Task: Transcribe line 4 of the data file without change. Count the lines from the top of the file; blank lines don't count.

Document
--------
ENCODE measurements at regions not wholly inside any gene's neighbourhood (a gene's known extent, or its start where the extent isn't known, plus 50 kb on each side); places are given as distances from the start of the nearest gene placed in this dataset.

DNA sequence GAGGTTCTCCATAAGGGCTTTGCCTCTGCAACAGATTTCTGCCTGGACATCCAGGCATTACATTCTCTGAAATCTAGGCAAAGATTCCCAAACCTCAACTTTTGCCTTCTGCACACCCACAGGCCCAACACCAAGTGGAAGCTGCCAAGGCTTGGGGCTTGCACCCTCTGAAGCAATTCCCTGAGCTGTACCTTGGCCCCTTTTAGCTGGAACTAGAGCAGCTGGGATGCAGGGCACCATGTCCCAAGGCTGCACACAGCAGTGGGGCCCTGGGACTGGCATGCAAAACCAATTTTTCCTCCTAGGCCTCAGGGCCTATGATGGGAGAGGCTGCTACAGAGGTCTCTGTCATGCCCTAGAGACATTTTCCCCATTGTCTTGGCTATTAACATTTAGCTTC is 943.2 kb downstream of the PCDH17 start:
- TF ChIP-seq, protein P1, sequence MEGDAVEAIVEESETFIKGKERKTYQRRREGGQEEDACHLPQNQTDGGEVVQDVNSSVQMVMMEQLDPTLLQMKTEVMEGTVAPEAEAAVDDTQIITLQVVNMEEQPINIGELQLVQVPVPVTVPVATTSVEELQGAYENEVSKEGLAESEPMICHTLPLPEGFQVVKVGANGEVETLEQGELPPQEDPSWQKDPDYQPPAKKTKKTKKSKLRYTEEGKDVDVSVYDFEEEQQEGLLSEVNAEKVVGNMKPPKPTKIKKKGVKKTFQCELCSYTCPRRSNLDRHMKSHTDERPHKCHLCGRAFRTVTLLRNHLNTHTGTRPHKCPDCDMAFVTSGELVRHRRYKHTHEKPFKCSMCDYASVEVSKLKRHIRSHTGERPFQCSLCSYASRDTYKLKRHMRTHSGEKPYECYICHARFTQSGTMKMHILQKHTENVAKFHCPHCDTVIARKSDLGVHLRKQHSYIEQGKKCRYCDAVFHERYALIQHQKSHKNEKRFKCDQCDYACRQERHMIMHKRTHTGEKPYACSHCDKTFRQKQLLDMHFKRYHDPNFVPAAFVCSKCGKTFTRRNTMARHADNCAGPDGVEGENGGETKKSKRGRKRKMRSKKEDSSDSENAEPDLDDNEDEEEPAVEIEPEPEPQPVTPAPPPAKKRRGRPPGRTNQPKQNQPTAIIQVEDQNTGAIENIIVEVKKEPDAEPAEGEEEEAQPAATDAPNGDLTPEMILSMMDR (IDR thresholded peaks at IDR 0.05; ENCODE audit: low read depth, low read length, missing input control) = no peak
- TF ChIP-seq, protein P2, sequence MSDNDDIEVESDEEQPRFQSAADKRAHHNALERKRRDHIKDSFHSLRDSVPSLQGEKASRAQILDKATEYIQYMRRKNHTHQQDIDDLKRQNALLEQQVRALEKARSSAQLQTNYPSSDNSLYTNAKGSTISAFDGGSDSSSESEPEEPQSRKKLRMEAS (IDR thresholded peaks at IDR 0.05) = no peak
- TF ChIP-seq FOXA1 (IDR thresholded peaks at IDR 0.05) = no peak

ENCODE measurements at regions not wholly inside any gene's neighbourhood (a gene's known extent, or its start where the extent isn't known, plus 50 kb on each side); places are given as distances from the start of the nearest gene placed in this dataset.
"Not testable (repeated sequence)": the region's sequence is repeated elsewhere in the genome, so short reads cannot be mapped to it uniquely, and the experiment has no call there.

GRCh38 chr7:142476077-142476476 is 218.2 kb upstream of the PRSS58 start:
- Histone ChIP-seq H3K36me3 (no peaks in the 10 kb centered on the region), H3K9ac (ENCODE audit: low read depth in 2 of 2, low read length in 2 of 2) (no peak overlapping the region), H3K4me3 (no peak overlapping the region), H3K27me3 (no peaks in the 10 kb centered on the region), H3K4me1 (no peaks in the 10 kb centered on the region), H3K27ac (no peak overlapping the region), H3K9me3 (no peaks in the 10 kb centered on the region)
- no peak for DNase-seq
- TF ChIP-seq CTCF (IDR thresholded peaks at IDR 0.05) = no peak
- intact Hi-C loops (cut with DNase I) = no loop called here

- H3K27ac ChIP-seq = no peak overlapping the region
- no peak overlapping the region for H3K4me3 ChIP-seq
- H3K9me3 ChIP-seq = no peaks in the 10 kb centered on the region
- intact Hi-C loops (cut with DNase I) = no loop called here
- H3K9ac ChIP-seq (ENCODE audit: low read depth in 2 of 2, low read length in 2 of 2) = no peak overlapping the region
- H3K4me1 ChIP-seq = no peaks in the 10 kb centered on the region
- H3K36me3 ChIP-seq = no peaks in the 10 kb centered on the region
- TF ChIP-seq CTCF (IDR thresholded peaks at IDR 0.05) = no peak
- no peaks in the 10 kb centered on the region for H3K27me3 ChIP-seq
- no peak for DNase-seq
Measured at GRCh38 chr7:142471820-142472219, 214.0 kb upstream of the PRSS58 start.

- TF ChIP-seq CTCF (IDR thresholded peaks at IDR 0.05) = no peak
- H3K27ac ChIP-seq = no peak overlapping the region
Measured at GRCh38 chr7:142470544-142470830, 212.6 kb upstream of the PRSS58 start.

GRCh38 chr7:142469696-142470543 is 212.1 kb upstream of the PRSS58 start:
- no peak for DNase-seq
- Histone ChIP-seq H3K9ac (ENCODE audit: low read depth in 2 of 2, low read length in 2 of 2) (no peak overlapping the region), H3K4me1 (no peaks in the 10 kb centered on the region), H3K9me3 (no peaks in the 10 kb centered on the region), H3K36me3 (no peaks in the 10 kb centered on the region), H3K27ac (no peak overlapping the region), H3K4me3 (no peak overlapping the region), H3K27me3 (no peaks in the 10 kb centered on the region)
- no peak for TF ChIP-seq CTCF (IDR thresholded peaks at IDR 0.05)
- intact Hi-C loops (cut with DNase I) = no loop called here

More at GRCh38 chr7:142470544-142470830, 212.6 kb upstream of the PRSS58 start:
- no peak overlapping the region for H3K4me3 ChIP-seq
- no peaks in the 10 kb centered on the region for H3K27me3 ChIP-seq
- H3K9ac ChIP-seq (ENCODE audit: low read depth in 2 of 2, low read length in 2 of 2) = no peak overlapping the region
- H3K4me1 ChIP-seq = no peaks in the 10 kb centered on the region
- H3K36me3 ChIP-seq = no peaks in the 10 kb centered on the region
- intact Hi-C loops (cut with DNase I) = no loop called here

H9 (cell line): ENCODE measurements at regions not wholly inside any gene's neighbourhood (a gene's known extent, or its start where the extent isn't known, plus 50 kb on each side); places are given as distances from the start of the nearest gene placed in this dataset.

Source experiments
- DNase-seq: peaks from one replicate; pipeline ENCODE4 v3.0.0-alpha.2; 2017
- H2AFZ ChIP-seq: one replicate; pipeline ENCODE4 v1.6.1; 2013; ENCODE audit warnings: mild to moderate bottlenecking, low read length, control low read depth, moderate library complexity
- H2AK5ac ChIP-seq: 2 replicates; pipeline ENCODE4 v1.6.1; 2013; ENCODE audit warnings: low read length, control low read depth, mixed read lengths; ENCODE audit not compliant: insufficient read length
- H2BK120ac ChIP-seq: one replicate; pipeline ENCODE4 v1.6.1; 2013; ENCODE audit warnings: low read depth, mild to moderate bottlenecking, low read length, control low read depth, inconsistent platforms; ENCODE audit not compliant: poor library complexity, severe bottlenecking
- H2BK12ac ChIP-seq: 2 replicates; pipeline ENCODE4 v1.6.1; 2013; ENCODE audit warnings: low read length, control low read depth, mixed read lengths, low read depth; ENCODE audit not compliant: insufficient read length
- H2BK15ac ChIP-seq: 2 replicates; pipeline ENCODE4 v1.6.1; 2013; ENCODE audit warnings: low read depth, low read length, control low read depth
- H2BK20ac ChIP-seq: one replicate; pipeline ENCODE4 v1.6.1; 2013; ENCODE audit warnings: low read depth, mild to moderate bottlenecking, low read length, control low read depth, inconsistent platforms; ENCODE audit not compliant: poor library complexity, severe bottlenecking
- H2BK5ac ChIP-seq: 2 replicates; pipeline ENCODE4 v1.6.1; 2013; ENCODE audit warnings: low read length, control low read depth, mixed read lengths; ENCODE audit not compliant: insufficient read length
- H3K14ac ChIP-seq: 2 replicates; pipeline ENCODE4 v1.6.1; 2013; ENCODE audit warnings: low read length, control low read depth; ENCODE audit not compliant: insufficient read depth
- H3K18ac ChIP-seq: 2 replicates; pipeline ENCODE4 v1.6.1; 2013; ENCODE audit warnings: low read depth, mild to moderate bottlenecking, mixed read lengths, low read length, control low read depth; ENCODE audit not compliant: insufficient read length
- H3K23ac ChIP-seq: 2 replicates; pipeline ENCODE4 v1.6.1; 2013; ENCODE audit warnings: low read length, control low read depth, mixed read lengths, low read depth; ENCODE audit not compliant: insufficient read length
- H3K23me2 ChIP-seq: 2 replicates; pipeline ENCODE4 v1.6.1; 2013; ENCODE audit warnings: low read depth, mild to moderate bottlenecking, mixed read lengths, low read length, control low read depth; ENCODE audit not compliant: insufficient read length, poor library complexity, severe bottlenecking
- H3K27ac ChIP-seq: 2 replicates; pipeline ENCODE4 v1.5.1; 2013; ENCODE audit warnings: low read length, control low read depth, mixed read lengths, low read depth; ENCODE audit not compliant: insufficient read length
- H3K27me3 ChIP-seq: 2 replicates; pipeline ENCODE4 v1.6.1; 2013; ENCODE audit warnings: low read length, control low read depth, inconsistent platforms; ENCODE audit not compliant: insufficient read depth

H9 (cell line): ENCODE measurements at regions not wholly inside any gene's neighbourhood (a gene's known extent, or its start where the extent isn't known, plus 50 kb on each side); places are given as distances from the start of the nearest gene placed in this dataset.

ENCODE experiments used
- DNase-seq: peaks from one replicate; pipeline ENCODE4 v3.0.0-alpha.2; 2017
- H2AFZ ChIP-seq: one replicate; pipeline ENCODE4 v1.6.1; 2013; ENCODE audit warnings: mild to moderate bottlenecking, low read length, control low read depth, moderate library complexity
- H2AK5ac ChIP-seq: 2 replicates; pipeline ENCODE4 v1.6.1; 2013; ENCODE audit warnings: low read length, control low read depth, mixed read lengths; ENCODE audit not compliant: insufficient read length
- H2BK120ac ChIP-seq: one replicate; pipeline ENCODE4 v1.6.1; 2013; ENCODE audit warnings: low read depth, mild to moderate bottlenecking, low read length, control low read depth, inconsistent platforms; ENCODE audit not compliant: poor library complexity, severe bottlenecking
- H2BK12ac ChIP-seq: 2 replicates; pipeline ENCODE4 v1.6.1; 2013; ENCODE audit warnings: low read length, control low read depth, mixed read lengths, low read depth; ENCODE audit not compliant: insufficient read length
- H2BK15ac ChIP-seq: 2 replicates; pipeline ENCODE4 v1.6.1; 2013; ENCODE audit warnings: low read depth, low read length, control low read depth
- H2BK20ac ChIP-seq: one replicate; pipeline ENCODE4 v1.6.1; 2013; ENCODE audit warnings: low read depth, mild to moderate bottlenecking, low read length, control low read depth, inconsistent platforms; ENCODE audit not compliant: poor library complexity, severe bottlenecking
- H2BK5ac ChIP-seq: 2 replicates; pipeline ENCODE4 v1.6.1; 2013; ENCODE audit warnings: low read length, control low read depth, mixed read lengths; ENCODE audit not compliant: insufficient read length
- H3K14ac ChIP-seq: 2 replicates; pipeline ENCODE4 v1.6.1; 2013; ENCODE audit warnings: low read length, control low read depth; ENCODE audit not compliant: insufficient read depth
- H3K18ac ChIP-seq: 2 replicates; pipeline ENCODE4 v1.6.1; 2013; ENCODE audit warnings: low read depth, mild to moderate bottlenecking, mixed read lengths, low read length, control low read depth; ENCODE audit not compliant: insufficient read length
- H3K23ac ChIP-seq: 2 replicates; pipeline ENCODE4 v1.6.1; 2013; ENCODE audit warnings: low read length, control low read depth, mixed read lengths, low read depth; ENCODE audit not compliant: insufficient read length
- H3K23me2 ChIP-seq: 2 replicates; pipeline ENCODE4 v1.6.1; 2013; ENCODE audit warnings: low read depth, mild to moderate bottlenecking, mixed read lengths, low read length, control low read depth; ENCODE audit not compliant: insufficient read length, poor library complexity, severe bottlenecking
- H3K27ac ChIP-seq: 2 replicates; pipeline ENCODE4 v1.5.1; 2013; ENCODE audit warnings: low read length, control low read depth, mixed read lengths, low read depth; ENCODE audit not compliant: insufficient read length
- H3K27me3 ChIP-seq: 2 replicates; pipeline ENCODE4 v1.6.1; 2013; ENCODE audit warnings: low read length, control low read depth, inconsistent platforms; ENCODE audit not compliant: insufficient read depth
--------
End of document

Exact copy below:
- TF ChIP-seq, protein P2, sequence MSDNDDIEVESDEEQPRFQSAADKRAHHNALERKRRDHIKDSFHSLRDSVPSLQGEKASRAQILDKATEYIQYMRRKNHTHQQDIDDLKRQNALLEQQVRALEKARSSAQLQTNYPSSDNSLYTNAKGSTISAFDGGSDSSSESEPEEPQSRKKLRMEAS (IDR thresholded peaks at IDR 0.05) = no peak